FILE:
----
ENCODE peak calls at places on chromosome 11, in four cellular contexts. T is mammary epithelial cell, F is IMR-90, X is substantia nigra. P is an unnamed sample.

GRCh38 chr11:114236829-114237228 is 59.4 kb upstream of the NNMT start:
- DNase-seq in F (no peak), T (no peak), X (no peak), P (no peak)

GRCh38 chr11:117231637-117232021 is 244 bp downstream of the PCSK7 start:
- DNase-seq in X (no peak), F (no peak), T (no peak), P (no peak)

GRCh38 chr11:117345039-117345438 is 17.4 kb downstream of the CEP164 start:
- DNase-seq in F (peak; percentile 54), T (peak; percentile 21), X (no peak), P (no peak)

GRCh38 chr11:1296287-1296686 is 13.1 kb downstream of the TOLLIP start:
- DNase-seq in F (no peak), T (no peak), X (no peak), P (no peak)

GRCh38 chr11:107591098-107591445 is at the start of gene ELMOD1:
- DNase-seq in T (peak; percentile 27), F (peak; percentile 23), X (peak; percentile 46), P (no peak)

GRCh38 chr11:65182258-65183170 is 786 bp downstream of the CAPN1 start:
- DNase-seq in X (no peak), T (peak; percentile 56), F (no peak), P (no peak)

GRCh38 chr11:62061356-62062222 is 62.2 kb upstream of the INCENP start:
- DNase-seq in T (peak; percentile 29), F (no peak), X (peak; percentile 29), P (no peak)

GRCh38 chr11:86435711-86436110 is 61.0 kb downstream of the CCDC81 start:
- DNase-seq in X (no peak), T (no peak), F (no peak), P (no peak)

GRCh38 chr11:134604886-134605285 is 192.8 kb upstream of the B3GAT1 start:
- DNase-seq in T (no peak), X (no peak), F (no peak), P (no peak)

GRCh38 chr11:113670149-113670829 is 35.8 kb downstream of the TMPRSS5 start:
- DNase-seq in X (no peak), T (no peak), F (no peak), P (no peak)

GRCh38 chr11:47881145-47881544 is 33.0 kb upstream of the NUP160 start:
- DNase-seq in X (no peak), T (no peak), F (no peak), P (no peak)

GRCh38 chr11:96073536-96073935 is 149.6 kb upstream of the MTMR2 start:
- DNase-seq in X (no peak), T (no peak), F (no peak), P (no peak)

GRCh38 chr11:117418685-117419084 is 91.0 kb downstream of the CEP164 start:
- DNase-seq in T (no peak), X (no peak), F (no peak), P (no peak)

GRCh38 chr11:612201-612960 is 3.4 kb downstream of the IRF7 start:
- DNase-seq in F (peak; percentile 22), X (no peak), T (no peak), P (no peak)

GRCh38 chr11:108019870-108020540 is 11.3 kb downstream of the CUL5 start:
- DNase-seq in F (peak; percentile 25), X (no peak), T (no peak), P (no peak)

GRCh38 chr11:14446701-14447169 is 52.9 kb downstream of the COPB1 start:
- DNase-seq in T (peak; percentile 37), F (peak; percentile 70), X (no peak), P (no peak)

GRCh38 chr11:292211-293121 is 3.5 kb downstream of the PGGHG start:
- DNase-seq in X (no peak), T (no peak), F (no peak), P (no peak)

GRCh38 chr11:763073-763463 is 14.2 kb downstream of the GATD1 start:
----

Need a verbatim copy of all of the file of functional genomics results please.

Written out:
ENCODE peak calls at places on chromosome 11, in four cellular contexts. T is mammary epithelial cell, F is IMR-90, X is substantia nigra. P is an unnamed sample.

GRCh38 chr11:114236829-114237228 is 59.4 kb upstream of the NNMT start:
- DNase-seq in F (no peak), T (no peak), X (no peak), P (no peak)

GRCh38 chr11:117231637-117232021 is 244 bp downstream of the PCSK7 start:
- DNase-seq in X (no peak), F (no peak), T (no peak), P (no peak)

GRCh38 chr11:117345039-117345438 is 17.4 kb downstream of the CEP164 start:
- DNase-seq in F (peak; percentile 54), T (peak; percentile 21), X (no peak), P (no peak)

GRCh38 chr11:1296287-1296686 is 13.1 kb downstream of the TOLLIP start:
- DNase-seq in F (no peak), T (no peak), X (no peak), P (no peak)

GRCh38 chr11:107591098-107591445 is at the start of gene ELMOD1:
- DNase-seq in T (peak; percentile 27), F (peak; percentile 23), X (peak; percentile 46), P (no peak)

GRCh38 chr11:65182258-65183170 is 786 bp downstream of the CAPN1 start:
- DNase-seq in X (no peak), T (peak; percentile 56), F (no peak), P (no peak)

GRCh38 chr11:62061356-62062222 is 62.2 kb upstream of the INCENP start:
- DNase-seq in T (peak; percentile 29), F (no peak), X (peak; percentile 29), P (no peak)

GRCh38 chr11:86435711-86436110 is 61.0 kb downstream of the CCDC81 start:
- DNase-seq in X (no peak), T (no peak), F (no peak), P (no peak)

GRCh38 chr11:134604886-134605285 is 192.8 kb upstream of the B3GAT1 start:
- DNase-seq in T (no peak), X (no peak), F (no peak), P (no peak)

GRCh38 chr11:113670149-113670829 is 35.8 kb downstream of the TMPRSS5 start:
- DNase-seq in X (no peak), T (no peak), F (no peak), P (no peak)

GRCh38 chr11:47881145-47881544 is 33.0 kb upstream of the NUP160 start:
- DNase-seq in X (no peak), T (no peak), F (no peak), P (no peak)

GRCh38 chr11:96073536-96073935 is 149.6 kb upstream of the MTMR2 start:
- DNase-seq in X (no peak), T (no peak), F (no peak), P (no peak)

GRCh38 chr11:117418685-117419084 is 91.0 kb downstream of the CEP164 start:
- DNase-seq in T (no peak), X (no peak), F (no peak), P (no peak)

GRCh38 chr11:612201-612960 is 3.4 kb downstream of the IRF7 start:
- DNase-seq in F (peak; percentile 22), X (no peak), T (no peak), P (no peak)

GRCh38 chr11:108019870-108020540 is 11.3 kb downstream of the CUL5 start:
- DNase-seq in F (peak; percentile 25), X (no peak), T (no peak), P (no peak)

GRCh38 chr11:14446701-14447169 is 52.9 kb downstream of the COPB1 start:
- DNase-seq in T (peak; percentile 37), F (peak; percentile 70), X (no peak), P (no peak)

GRCh38 chr11:292211-293121 is 3.5 kb downstream of the PGGHG start:
- DNase-seq in X (no peak), T (no peak), F (no peak), P (no peak)

GRCh38 chr11:763073-763463 is 14.2 kb downstream of the GATD1 start: